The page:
# Encyclopedia of Color Science and Technology

2016 Edition
| Editors: Ming Ronnier Luo

# Bayesian Approaches to Color Category Learning

Reference work entry
DOI: https://doi.org/10.1007/978-1-4419-8071-7_60

## Definition

Bayesian approaches to color category learning formalize learning as a problem of Bayesian inference, requiring the learner to form generalizations that go beyond observed examples of members of a category. This formal framework can be used to make predictions about both individual judgments and how populations form color categories.

## Color Category Learning

One of the challenges that children face as they acquire a language is discovering how words are used to refer to different colors. While human languages demonstrate variation in how they partition the space of colors, there are also clear regularities in the kinds of systems of color categories that are used [1]. This raises two important questions: How might color categories be learned? And how might regularities in systems of color categories across languages be explained?

Learning color categories is an inductive problem, requiring learners to make an inference from labeled examples of colors to a full system of color categories. As in other domains of perception [2], an “ideal observer” model can be used to explore the optimal solution to this problem. Let h denote a hypothesis about a possible system of color categories and d the observed data – a set of labeled examples (such as “This color is blue, and this color is yellow”). If learners represent the degree of belief in the truth of each hypothesis with a probability, P(h), then the ideal solution to the problem of updating these beliefs in light of the data d is provided by Bayes’ rule:
$$P\left(h,\Big|,d\right)=\frac{P\left(d,\Big|,h\right)P(h)}{{\displaystyle {\sum}_{h^{\prime }}P\left(d,\Big|,{h}^{\prime}\right)P\left({h}^{\prime}\right)}}$$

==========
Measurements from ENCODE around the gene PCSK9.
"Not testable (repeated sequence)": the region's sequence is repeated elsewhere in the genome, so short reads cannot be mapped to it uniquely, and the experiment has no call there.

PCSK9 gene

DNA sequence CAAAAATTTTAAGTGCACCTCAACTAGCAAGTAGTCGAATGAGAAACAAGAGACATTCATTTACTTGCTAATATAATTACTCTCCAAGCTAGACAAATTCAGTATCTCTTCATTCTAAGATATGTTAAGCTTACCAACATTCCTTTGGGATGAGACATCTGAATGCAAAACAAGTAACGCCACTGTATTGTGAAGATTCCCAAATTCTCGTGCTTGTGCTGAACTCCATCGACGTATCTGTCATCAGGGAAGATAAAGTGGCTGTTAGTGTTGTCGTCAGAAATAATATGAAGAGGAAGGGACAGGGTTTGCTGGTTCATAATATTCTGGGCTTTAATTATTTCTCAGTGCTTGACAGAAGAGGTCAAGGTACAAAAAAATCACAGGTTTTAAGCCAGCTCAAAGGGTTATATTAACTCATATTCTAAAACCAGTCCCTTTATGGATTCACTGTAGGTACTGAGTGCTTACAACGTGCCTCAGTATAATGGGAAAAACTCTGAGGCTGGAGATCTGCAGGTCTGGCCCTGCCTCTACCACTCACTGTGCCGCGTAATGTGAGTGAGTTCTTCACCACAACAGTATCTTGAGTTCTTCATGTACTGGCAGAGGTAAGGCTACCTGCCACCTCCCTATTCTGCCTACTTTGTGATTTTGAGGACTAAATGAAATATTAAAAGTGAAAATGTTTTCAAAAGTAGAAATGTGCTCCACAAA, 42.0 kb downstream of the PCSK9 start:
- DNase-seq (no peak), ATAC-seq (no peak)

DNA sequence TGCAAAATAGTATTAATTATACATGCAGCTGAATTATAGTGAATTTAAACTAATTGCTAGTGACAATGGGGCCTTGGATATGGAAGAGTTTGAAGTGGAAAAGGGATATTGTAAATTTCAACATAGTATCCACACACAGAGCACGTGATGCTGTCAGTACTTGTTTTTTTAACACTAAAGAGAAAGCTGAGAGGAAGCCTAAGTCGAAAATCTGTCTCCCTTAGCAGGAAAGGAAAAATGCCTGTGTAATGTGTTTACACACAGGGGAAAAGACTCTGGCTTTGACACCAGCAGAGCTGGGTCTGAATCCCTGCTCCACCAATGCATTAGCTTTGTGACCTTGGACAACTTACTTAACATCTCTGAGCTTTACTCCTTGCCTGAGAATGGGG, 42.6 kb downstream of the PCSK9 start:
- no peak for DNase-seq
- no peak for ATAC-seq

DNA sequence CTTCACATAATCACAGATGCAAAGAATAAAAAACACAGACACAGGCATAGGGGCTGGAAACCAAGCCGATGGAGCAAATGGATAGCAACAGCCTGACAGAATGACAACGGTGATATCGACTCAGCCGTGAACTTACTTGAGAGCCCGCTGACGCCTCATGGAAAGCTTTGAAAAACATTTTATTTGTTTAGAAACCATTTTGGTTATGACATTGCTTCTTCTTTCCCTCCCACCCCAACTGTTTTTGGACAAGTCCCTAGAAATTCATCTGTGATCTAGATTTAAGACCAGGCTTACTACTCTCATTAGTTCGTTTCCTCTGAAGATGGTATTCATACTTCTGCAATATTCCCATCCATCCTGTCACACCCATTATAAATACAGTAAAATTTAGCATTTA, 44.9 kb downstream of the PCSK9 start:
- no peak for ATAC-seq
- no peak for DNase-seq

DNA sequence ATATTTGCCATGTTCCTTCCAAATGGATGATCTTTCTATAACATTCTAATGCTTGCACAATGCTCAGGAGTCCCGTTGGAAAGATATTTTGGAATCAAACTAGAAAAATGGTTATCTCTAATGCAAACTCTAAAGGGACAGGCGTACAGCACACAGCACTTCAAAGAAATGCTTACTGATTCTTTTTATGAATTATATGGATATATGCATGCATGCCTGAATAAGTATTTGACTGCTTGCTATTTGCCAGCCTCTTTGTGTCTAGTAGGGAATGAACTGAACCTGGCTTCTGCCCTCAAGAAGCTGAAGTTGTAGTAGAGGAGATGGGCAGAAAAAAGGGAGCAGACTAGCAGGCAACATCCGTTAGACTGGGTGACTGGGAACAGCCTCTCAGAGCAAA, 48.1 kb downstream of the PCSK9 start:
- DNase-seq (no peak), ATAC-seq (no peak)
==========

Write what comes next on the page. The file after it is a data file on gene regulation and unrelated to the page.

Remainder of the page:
where P(h|d) (known as the posterior probability, in contrast to the prior probability P(h)) indicates the degree of belief assigned to h after observing d and P(d|h) (known as the likelihood) indicates the probability of seeing d if h were true.

The sum in the denominator of Bayes’ rule ranges over all possible hypotheses and ensures that P(h|d) is a valid probability distribution, summing to 1. The key idea behind Bayes’ rule can be obtained by ignoring this constant and simply inspecting the numerator: The new beliefs of the learner result from combining the previous beliefs, captured in the prior distribution P(h), with the probability of the observed data under each hypothesis, expressed by the likelihood P(d|h). The prior distribution captures the expectations of the learner, but also indicates which hypotheses are easy or hard to learn. A hypothesis that has low prior probability requires stronger evidence (in the form of a higher likelihood) to end up with a high posterior probability and so will be harder to learn. The prior distribution thus provides a way of encoding the perceptual or learning biases of the learner, favoring some hypotheses over others.

The Bayesian approach to modeling learning has proven successful in accounting for human behavior in a wide range of tasks [3]. In particular, Bayesian models have been used to account for how people learn new concepts and new words. Tenenbaum and Griffiths [4] presented an account of how people form generalizations from examples, such as inferring what other numbers might belong to a set when told that the set contains 2, 8, and 64. Under this account, hypotheses correspond to possible sets of numbers, and the likelihood is obtained by calculating how likely it is that the examples would be observed if they were sampled at random from this set. Xu and Tenenbaum [5] showed that a closely related model captured how children learned nouns corresponding to sets of objects, such as determining the appropriate referent of words corresponding to “Dalmatian” or “dog.” These results suggest that a Bayesian approach might also be fruitful for explaining the acquisition of terms for color categories.

Dowman [6] presented a model that took exactly this approach, providing a Bayesian account of color category learning. In this model, the space of colors is reduced to a one-dimensional ring of hues. Each color category then corresponds to an interval on this ring, picking out a set of adjacent colors. Labeled examples of color categories are assumed to be sampled from the categories at random, with a small probability of an error taking place. This makes it possible to calculate the probability of any observed set of labeled examples for each candidate interval from which they might be drawn, providing the likelihood P(d|h). Bayes’ rule can then be used to compute a posterior distribution over possible intervals for each color category. The probability that a color that has not previously been labeled belongs to that category is then obtained by summing the probability of all intervals that contain that color under the posterior distribution. Dowman demonstrated that this model made reasonable inferences for simplified versions of the systems of color categories from real languages, such as Urdu.